The hustle and bustle is part of what makes New York City, well, New York City… from the endless traffic and the large crowds of people, to the infinite lengths of concrete and skyscrapers. But how much do these things affect the quality of our air, water and earth? This spring, Chapin’s Class 5 students worked hard to find out by testing the pollution levels of the neighborhood surrounding Chapin.
“Why do we care about pollution?” Middle School Science Teacher Alma Padilla asked the group during a recent class. “Because we are the next generation!” one student replied. “We care because it has a greater effect on children since we are smaller and still developing,” answered another. Ms. Padilla also gestured to her pregnant stomach, reminding the class that particulate matter (air pollution) can enter a woman’s bloodstream and affect her unborn child.
In earlier classes, the students had tested the pollution levels of the block surrounding Chapin. However, during this outing, they were completing testing in and around neighboring Carl Schurz Park. “The park is really close to the FDR,” one student shared, anticipating high levels of pollution from the cars. “But there are lots of trees in the park, so maybe they help to eliminate some of that pollution,” countered her classmate. Ms. Padilla explained that perhaps the park’s trees would act as a buffer, reducing the effects of pollution on the surrounding neighborhood. All of the students agreed that, due to the number of children that visit the park each day, they hoped the pollution levels were low.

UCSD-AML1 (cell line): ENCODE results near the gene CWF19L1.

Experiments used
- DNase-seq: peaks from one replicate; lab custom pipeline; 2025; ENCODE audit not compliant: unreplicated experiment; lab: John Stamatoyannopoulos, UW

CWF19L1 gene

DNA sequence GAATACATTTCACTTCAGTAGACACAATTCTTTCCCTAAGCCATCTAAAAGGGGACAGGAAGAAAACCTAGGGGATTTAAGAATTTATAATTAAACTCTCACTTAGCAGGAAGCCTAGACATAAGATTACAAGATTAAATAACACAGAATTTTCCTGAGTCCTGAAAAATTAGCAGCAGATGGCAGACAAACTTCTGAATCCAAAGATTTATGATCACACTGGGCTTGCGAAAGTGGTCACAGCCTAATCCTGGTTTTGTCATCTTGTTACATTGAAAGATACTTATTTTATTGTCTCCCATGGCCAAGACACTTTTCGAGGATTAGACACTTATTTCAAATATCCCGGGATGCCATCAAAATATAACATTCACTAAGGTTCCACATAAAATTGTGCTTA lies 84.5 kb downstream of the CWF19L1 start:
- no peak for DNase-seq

Before they headed out, the students recorded the current weather conditions on their data sheets, noting that due to the previous day’s heavy rainfall they expected to see low amounts of pollution. Then they grabbed their jackets, clipboards, cameras, and testing equipment and walked to the park.
Each student was paired with a partner and assigned a different type of pollution to monitor. One group used a special device to measure noise pollution; another was in charge of collecting soil samples; a third group used a device to detect the level of particulate matter present in the air; and the final group recorded traffic.
The students on the traffic team surveyed the streets, looking for idling cars surrounding the park, and used handheld counting devices to track the number of vehicles driving by. They also noted the amount of boats passing by on the East River, which borders one side of the park.
The soil team used a sampling tube to take dirt from various locations around the park, which they brought back to the science classroom for further testing. “We take soil from various areas because it could be exposed to different things,” one student explained. “Any time we can compare results, it’s a good thing,” Ms. Padilla agreed. After choosing a location to test, the students dropped a handful of marbles onto the ground, randomizing their sampling sites. Then they carefully placed the soil into labeled containers and raked it to remove any clumps. The students worked carefully and confidently, being sure to follow all of the proper procedures.
“That man is smoking!” one of the particulate matter students pointed out during their walk, discovering one source of air pollution. Other students used their cameras to document litter found throughout the park.
As a conclusion to their pollution study, this weekend 15 students from Class 5 will represent Chapin at an air pollution symposium held at the CUNY School of Law. There, they will present the findings of their pollution data collection, as well as their recommendations for addressing air pollution in Chapin’s neighborhood. This real-world presentation experience, along with the hands-on testing, has given these students deeper insight into the impact our city has on the health of our planet and ourselves.
Browse photos from the pollution testing below: